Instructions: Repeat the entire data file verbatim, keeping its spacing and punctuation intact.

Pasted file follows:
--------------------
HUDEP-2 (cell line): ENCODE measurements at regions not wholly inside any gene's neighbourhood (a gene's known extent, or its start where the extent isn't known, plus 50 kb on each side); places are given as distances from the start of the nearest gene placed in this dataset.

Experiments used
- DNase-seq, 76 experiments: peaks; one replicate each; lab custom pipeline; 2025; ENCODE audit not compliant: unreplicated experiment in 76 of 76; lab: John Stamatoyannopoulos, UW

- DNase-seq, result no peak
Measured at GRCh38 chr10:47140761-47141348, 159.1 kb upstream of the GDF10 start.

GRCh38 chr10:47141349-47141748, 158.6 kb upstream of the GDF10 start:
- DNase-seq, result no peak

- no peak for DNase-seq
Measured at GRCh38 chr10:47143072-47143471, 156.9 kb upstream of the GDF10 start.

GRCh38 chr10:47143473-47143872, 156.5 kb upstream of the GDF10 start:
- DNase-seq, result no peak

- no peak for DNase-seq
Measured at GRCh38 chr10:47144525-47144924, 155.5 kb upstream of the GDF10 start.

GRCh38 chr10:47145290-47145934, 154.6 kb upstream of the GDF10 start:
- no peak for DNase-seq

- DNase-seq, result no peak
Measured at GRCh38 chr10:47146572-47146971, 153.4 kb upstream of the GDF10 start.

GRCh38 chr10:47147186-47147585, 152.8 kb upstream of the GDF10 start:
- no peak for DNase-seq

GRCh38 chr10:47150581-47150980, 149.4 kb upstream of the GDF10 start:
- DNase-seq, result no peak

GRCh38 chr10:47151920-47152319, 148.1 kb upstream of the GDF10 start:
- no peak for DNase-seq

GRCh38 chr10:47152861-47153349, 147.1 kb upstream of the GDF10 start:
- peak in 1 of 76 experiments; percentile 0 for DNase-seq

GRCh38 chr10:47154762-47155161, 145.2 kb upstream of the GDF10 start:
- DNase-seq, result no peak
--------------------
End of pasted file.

HUDEP-2 (cell line): ENCODE measurements at regions not wholly inside any gene's neighbourhood (a gene's known extent, or its start where the extent isn't known, plus 50 kb on each side); places are given as distances from the start of the nearest gene placed in this dataset.

Experiments used
- DNase-seq, 76 experiments: peaks; one replicate each; lab custom pipeline; 2025; ENCODE audit not compliant: unreplicated experiment in 76 of 76; lab: John Stamatoyannopoulos, UW

- DNase-seq, result no peak
Measured at GRCh38 chr10:47140761-47141348, 159.1 kb upstream of the GDF10 start.

GRCh38 chr10:47141349-47141748, 158.6 kb upstream of the GDF10 start:
- DNase-seq, result no peak

- no peak for DNase-seq
Measured at GRCh38 chr10:47143072-47143471, 156.9 kb upstream of the GDF10 start.

GRCh38 chr10:47143473-47143872, 156.5 kb upstream of the GDF10 start:
- DNase-seq, result no peak

- no peak for DNase-seq
Measured at GRCh38 chr10:47144525-47144924, 155.5 kb upstream of the GDF10 start.

GRCh38 chr10:47145290-47145934, 154.6 kb upstream of the GDF10 start:
- no peak for DNase-seq

- DNase-seq, result no peak
Measured at GRCh38 chr10:47146572-47146971, 153.4 kb upstream of the GDF10 start.

GRCh38 chr10:47147186-47147585, 152.8 kb upstream of the GDF10 start:
- no peak for DNase-seq

GRCh38 chr10:47150581-47150980, 149.4 kb upstream of the GDF10 start:
- DNase-seq, result no peak

GRCh38 chr10:47151920-47152319, 148.1 kb upstream of the GDF10 start:
- no peak for DNase-seq

GRCh38 chr10:47152861-47153349, 147.1 kb upstream of the GDF10 start:
- peak in 1 of 76 experiments; percentile 0 for DNase-seq

GRCh38 chr10:47154762-47155161, 145.2 kb upstream of the GDF10 start:
- DNase-seq, result no peak